Sachnoff, who had practiced law at Reed Smith and legacy firm Sachnoff & Weaver since the 1960s, died on March 21 of natural causes at the age of 93.
A graduate of Harvard Law School, Sachnoff had stints with a local Chicago firm and as general counsel for the Illinois Department of Mental Health before deciding to open Sachnoff & Weaver with colleagues. Over the next few decades, the firm grew to 130 attorneys before merging with Reed Smith in 2007. He continued to practice law until he was 90.
"He was somebody with a great deal of confidence in his colleagues, and he wanted us to move forward in the way we would like with a very light touch of supervision," Reed Smith partner and former Sachnoff & Weaver managing partner Austin Hirsch told Law360 on Thursday. "I was honored to be named managing partner of the legacy firm, and while many founding partners take a territorial perspective after stepping down, Lowell permitted me to learn by making mistakes, which enabled our generation to improve our own practices and abilities to generate revenue."
Sachnoff focused his legal practice on securities and antitrust work. Although he was involved in a wide range of securities fraud, price-fixing and takeover cases, Hirsch said that Sachnoff's true passion was in the area of pro bono work and civil rights.
As early as 1969, Sachnoff founded the Chicago Lawyers' Committee for Civil Rights Under Law, a nonprofit organization that connected most of the major law firms in the city to provide legal services for civil rights cases.
"Thanks to the vision that he and others in Chicago's legal community had, our city, while certainly still imperfect, is a more just place," board member Max Stein told Law360 on Thursday. "While his passing is a loss, his legacy reminds us all of the important role the legal community can play in improving our city."
Over the decades, Sachnoff worked on a wide range of matters, ranging from advocating for abortion rights, protecting free speech rights at the 1996 Democratic National Convention, winning a jury verdict over unlawful strip-searching of women by the Chicago police department and working to release prisoners incarcerated in Guantanamo Bay, Cuba.
"Lowell provided absolutely extraordinary legal representation to every client he ever represented, whether it was a pro bono client detained in a local jail or a Fortune 500 company," said Illinois ACLU Executive Director Colleen Connell. "He's somebody I would describe as a 'lawyer's lawyer,' and you could only be impressed how he was able to conceptualize and bring a legal argument to life to advance his clients' interests."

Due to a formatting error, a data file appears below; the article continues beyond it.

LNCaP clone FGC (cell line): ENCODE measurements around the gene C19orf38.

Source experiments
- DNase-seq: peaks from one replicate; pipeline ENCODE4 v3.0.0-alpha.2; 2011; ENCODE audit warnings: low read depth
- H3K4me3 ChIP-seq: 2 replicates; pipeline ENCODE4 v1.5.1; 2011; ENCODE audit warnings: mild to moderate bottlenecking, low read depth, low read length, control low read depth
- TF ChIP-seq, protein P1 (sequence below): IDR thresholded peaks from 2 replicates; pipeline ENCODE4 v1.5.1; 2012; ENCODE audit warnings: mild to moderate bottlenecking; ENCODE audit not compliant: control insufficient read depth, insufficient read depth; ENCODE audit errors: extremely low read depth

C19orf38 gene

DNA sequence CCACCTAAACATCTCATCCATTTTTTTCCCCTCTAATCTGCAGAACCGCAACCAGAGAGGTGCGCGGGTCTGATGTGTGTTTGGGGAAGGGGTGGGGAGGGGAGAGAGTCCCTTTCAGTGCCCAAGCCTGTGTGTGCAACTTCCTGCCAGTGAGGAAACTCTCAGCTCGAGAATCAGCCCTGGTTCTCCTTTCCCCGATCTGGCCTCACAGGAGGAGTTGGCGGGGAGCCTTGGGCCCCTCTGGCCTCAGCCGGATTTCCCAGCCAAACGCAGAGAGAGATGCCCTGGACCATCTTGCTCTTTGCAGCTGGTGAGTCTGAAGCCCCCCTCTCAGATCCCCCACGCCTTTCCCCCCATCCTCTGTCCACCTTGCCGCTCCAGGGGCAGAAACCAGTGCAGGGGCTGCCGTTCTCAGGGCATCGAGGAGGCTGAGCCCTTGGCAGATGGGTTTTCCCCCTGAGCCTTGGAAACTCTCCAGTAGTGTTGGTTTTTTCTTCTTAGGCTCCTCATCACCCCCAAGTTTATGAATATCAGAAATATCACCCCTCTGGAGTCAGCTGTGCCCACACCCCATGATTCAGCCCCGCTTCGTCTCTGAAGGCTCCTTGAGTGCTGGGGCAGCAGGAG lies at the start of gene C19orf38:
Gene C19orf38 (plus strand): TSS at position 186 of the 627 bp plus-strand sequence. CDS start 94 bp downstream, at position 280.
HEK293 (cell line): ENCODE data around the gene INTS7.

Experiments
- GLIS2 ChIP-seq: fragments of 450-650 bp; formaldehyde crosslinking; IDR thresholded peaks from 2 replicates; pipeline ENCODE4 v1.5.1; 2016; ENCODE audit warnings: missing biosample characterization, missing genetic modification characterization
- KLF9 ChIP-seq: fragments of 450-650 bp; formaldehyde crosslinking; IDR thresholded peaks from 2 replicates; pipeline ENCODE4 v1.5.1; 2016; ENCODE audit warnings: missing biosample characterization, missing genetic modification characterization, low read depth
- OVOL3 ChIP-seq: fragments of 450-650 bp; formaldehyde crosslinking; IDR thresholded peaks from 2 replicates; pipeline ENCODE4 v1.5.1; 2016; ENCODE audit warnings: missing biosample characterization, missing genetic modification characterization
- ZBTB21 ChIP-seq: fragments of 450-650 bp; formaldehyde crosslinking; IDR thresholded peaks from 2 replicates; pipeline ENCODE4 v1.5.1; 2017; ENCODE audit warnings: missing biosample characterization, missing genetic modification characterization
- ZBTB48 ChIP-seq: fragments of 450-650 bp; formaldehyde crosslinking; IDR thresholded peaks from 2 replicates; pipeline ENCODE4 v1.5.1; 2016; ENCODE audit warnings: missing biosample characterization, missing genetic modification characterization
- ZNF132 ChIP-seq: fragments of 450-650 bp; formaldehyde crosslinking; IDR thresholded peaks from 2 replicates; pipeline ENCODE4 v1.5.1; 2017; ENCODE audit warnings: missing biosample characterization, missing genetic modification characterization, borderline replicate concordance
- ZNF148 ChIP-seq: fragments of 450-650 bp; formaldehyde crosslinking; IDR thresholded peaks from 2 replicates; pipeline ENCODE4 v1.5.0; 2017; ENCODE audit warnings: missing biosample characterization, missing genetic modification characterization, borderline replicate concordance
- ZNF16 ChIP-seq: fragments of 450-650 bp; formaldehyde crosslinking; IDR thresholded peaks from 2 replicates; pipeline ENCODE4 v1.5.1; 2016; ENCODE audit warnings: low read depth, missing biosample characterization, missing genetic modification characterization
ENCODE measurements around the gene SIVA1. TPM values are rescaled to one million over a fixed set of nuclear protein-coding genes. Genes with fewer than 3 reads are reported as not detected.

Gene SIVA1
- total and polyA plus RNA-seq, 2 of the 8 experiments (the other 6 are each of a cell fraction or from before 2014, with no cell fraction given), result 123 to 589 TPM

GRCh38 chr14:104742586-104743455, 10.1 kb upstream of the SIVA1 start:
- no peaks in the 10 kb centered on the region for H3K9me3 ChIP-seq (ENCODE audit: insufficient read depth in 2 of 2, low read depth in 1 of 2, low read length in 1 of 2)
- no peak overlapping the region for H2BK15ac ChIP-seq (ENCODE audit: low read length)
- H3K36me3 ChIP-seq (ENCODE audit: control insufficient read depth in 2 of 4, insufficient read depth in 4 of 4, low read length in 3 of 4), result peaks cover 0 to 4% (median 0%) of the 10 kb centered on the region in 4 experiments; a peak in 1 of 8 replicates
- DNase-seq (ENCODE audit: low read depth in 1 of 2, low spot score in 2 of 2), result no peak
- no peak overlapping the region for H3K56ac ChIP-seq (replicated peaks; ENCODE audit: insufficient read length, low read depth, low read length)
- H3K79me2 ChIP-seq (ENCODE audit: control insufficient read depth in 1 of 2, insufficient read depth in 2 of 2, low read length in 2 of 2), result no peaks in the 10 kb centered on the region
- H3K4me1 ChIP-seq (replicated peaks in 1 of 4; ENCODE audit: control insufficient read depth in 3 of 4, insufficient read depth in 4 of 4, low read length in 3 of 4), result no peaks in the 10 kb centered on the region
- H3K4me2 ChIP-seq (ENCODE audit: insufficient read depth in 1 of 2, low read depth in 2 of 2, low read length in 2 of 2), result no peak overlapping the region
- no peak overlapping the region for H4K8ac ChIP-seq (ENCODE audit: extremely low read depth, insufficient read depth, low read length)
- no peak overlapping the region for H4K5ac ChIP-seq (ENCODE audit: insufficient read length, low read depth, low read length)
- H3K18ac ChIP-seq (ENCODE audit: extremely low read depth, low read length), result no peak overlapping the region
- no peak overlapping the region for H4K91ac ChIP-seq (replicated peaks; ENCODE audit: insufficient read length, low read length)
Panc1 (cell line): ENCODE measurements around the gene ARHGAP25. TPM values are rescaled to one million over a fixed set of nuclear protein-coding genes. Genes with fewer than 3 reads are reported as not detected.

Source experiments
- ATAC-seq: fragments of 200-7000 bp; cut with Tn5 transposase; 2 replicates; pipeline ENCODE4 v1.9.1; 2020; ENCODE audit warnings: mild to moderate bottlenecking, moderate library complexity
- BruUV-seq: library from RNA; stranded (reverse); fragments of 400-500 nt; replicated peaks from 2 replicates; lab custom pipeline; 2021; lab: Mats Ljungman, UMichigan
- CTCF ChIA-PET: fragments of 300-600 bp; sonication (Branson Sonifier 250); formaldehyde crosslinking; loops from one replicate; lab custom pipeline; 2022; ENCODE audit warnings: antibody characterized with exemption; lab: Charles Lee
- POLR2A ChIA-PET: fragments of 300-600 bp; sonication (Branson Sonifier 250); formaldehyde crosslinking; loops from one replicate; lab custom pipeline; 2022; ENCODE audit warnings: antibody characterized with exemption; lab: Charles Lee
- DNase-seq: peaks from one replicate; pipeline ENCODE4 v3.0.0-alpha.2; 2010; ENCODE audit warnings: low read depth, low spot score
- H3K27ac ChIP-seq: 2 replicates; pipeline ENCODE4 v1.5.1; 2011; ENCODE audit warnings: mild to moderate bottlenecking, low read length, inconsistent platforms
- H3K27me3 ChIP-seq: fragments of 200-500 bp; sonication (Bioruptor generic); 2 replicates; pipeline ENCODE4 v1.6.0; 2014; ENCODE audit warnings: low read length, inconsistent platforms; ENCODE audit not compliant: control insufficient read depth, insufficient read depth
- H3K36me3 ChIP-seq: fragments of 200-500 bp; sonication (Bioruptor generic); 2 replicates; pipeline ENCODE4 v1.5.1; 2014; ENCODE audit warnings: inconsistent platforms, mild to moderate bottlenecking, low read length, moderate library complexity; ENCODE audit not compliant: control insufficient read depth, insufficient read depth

Hirsch said that one of Sachnoff's notable civil rights matters was 1984's Ulane v. Eastern Airlines Inc. in which Sachnoff and attorneys from his firm represented Karen Ulane, a transgender pilot who alleged she was wrongfully discriminated against when Eastern Airlines fired her due to her transition.
Although the Seventh Circuit ultimately ruled against Ulane, determining that transgender people weren't considered a protected class under Title VII of the Civil Rights Act, Hirsch said that decades later, when transgender rights were enshrined into the Civil Rights Act, many of the arguments first posed in the 1984 case were the same ones being used in the modern decision-making process.
"Lowell had a broad practice that was impactful and a model that many of us learned from, and we're better for having him be our partner and friend," Hirsch said.
Reed Smith senior counsel Brian Roche, who has been with the Sachnoff & Weaver team since the start of his career in 1982, said that he remembers Sachnoff as a "remarkable mentor" who expressed a true joy and passion in the practice of law while giving opportunities to young attorneys that weren't found in most firms at the time.
"Lowell exhibited unending joy in practicing law," Roche said. "For a young lawyer just starting out who's facing the daunting task of learning this craft, seeing somebody who does it every day with joy, zeal and excitement was a huge motivator. Learning at his side and how to practice law with that type of commitment and openness to learning was the greatest gift a senior attorney could give a young one."
Outside the practice of law, Sachnoff had a wide range of interests and pursuits, which included studying Russian late in life with the goal of visiting his ancestral homeland in Ukraine, playing tennis, swimming, writing poetry and political canvassing, which his obituary said he was doing until the very end of his life.
Roche said that despite his seemingly endless workload with both his legal practice and pro bono work, Sachnoff was a huge advocate for living a balanced life.
"You always knew that he cared about you as a whole person," he said. "He wanted to know what you were doing while working, what books you were reading, where you spent your time outside the office, what you were doing with your family. He believed that the complete person wasn't made in the office. Rather, it was made in the entire life you live, and in this world where you're supposed to be available 24/7, Lowell wanted to make sure that the young people he worked with understood that."
Sachnoff is survived by his wife, Fay Clayton; his children, Scott, Marc and Kate Sachnoff; grandchildren Allie, Sam and Joel Sachnoff, Monica Sachnoff-Pinedo and Sasha Rosenthal; and great-granddaughter Sofia Pinedo.
--Editing by Jill Coffey.
Update: This story has been updated with information on Sachnoff's survivors and on his cause of death.